There are also three alternations of sonnets by Cino and Dante. The first (No. 126–127; Dante: Rime 94–96) probably also dates back to the time before the turn of the century (1298?). In terms of content, the other two belong to the time of Cinos exile. In one case (No. 128; Dante: Rime 111) Dante had prefixed his answer with a Latin letter ( Epist. III), which apostrophized both the recipient and the sender as political exiles and therefore in the period from 1303 to 1306 originated. In the other case (nos. 129–130; Dante: Rime 113–114) Dante had responded to a sonnet addressed by Cino to Moroello Malaspina, first in the name of the margrave and then in his own name. This change could also have occurred after 1306, since the subject of exile given in Cino's answer poem could also be meant in a figurative sense. This presumably last correspondence already expresses an alienation on the part of Dante when he rebukes the "changeable heart" ( volgibile cor ) Cinos in Malaspina's name and not only distances himself from the earlier common practice of love poetry, but also with it concludes the counsel that Cino should submit his frivolous heart to the discipline of virtue, “so that deeds may coincide with sweet words” ( sì che s'accordi i fatti a 'dolci detti ).

As partisans of Henry VII, both pursued a common political goal at times, but Dante did not mention Cino in his works, not even in the Commedia , which otherwise pays tribute to numerous living and deceased poet colleagues. It is therefore assumed that he disapproved of Cinos political resignation and the change of attitude after Heinrich's death. Nevertheless, Cino dedicated the canzone Su per la costa, Amor, de l'alto monte (no.164) to the death of his former friend . However, three sonnets critical of Dante are also preserved ( In verità questo libel di Dante , Infra gli altri difetti del libello = No. 186 and Messer Bosone, lo vostro Manoello ), for which the attribution to Cino was long considered doubtful, but more recently was again endorsed by LC Rossi (1988).

Cino and Boccaccio

It is possible, but not proven, that Cino met Boccaccio during his stay in Naples (1330–1331) . But he was at least familiar with Cinema’s poetry. He quotes his canzone La dolce vista e 'l bel guardo soave (No. 111) in the fifth canto of his Il Filostrato (V, 62-65), which was also written in Naples four years later (around 1335 ), and he leaves Cino by Filostrato in the preface to the fourth day of the Decameron together with Guido Cavalcanti and Dante as examples of honorable lovers who dealt with love affairs at an advanced age.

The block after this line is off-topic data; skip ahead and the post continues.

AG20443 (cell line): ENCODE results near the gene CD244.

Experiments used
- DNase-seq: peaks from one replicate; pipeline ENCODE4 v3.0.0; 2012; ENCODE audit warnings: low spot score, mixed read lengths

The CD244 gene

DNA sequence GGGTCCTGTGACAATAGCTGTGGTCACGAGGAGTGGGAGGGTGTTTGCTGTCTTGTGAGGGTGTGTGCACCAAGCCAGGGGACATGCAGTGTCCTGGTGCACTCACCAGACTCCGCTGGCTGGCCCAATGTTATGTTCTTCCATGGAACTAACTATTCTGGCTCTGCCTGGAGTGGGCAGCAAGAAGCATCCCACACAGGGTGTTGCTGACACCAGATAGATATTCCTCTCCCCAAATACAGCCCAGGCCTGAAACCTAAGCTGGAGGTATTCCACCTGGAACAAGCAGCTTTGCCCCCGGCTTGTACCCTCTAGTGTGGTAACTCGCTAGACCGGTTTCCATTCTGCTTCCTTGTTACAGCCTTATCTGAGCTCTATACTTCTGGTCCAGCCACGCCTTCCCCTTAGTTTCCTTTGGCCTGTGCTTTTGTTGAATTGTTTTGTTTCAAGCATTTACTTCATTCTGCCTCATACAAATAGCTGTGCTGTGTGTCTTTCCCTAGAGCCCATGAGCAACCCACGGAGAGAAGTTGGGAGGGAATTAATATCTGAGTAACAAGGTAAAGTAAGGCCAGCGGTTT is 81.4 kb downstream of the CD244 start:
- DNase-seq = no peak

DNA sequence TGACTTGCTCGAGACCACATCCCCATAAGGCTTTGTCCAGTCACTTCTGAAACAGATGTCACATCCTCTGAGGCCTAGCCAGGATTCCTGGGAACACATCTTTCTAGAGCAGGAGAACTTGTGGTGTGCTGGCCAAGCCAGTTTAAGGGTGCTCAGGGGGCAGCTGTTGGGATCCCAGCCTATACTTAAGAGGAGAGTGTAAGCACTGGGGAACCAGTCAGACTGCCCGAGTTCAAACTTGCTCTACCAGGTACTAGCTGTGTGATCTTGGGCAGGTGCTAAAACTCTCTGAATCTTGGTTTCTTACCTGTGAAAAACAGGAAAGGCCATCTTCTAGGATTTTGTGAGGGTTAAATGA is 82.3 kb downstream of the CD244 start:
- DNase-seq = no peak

Cino and Petrarch

Cino gained importance as a literary role model, especially for Petrarch , even if the two did not meet personally. In his Canzoniere Petrarca laments the death of "'l nostro amoroso messer Cino" in a sonnet of its own ( RVF 92), and in the sonnet of Sennuccio del Bene († 1349) he tells the deceased, in the Venusian sky of great lovers (circumscribed as "La terza spera" ) to send greetings to the late poet colleagues Guittone d'Arezzo († 1294), "messer Cino", Dante and Franceschino degli Albizzi († 1348) ( RVF 287). Together with these and other poets as well as Beatrice, Cino and his Selvaggia are also mentioned in the Trionfi Petrarch ( Triumphus Cupidinis IV, 31–32). The most subtle appreciation can be found in the canzone Lasso me, ch'i 'non so in qual parte pieghi ( RVF 70), in Petrarch in the closing verse of each stanza a great poetic model and in the closing stanza himself: there, apart from Arnaut, Daniel is quoted (or a poem erroneously attributed to it), Guido Cavalcanti and Dante also cited Cino with his canzone La dolce vista e 'l bel guardo soave (No. 111), namely in the penultimate stanza, which is a preference in the gradation of the quotations Cinos versus the other three implied.


The asteroid (36446) Cinodapistoia , discovered on August 22, 2000, was named after him in 2005.


  • Text of the rime in: Mario Marti (Ed.): Poeti del Dolce stil nuovo. Le Monnier, Florence 1969, pp. 431-923.
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Web links